With Eclipse Neon, the latest version of the Eclipse IDE (to be available for public download very soon, on 22 June 2016), search has seen small, but useful improvements.
Since milestone 2, the Eclipse IDE allows your full-text searches to cover binary files as well. You can thus quickly search for a magic byte sequence. Unfortunately, this won’t work for JARs or other compressed archives, as in all likelihood the compressed byte sequence looks different than what you would be searching for.
Since milestone 7, the Java Development Tools (JDT) allow you to run References, Declarations, Read Access, and Write Access searches for multiple selections at once. This is particularly useful when one wants to learn about how to use a method with many overloads. Now you can just search for all references to any of the overloads and review the found locations.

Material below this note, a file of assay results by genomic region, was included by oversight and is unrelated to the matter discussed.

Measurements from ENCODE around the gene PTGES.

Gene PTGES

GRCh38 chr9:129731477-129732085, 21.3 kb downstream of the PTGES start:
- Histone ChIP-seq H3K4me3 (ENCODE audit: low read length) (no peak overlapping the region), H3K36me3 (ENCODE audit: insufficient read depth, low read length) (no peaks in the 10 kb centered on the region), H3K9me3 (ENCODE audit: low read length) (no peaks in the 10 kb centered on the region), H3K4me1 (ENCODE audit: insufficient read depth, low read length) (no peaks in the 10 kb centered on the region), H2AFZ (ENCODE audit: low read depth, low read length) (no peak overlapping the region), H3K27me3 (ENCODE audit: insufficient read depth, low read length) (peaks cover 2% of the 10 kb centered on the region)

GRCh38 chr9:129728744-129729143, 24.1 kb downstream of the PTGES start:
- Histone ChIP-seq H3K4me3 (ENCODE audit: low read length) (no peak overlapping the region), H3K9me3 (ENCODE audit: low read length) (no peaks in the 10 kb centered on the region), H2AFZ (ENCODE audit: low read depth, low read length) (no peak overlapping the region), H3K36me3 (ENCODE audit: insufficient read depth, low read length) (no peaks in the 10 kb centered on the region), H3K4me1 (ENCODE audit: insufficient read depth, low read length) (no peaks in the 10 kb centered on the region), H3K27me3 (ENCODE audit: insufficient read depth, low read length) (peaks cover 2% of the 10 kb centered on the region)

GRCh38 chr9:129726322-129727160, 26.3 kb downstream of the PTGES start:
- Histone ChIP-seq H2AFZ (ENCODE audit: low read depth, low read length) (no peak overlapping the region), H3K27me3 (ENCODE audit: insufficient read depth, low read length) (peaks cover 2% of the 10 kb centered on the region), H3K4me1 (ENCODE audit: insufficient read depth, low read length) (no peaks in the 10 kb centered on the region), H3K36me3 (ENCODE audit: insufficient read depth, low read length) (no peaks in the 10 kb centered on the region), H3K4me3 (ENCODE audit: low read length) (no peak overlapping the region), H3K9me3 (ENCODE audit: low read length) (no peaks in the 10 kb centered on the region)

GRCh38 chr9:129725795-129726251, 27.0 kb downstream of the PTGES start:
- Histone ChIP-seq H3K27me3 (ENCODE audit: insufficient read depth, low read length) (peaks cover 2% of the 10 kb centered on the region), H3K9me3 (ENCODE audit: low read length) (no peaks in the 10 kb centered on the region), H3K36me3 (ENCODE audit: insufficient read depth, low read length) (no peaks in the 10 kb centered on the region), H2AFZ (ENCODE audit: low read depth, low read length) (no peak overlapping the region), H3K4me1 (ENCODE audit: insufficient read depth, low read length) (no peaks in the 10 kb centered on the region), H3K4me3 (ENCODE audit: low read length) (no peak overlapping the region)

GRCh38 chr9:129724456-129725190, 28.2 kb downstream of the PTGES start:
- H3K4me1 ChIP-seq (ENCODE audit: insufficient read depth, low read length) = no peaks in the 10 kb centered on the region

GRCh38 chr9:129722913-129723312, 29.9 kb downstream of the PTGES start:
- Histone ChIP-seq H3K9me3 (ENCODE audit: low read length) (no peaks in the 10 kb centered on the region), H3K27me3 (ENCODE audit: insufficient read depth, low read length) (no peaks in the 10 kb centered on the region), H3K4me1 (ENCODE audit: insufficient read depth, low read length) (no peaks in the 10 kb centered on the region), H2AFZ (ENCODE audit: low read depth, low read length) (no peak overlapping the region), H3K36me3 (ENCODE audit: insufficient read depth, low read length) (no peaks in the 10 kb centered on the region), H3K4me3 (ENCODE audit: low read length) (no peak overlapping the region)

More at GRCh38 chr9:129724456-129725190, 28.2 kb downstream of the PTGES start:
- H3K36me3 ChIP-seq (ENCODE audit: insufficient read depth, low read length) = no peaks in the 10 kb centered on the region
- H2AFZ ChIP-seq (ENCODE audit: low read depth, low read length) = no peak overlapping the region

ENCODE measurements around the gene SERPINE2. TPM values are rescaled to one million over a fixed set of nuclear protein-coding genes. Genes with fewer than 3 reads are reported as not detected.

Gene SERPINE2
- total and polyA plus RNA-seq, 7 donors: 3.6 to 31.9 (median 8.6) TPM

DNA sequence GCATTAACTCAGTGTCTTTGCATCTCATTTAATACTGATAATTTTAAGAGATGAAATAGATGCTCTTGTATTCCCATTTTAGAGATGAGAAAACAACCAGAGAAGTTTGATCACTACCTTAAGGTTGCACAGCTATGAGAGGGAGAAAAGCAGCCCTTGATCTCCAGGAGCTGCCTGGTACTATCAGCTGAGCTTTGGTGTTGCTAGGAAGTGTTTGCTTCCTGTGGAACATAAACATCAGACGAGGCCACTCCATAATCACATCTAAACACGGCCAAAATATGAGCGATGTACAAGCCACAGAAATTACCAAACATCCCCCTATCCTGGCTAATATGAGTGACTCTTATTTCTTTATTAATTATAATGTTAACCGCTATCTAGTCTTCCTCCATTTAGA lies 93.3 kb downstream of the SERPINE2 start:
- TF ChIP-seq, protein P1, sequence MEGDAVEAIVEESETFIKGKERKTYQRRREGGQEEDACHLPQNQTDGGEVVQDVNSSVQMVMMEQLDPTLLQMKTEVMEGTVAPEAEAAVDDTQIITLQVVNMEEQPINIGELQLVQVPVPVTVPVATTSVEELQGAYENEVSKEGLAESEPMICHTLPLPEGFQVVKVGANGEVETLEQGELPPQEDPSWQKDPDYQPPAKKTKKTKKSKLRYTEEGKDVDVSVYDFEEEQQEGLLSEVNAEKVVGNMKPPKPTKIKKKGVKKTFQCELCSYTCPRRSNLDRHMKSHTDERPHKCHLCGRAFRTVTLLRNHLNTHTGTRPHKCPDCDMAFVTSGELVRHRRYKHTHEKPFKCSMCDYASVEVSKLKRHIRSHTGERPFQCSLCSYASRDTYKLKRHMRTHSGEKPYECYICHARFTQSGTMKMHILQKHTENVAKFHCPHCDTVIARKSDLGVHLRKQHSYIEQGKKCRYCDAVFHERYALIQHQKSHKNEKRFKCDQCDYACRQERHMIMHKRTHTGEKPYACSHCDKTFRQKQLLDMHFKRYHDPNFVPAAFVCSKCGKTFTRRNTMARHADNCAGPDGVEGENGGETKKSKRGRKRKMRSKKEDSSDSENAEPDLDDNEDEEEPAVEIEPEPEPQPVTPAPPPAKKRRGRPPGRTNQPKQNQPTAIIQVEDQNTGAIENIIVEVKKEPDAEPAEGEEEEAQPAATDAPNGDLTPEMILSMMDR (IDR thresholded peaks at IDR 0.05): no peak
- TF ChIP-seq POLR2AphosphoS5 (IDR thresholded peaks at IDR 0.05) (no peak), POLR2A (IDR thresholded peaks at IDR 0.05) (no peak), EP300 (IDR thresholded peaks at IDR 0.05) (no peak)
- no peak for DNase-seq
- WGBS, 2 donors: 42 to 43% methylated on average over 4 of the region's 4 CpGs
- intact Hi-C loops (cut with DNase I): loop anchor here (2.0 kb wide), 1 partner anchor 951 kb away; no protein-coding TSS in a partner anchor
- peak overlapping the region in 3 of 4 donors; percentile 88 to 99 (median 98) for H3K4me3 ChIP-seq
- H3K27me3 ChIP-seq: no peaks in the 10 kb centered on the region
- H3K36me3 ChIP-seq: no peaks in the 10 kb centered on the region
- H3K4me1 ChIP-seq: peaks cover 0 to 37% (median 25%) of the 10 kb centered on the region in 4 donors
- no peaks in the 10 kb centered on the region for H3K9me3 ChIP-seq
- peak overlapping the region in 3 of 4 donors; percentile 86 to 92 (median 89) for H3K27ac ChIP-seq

Another improvement unfortunately did not make it’s way into the Eclipse Neon release: a faster index for JDT. Based on the pioneering work of the CDT project, a new index is supposed to make searches for Java code much faster, so you won’t have to wait for precious seconds when first opening the Type Hierarchy. Alas, as of this writing Bug 481796 is still being worked on.
Luckily, add-ons like Ctrlflow Code Search Professional already offer you lightning-fast searches through your Java code using sophisticated indexing of their own.
Try out for yourself by downloading the latest Eclipse IDE and installing Ctrlflow Code Search Professional on top.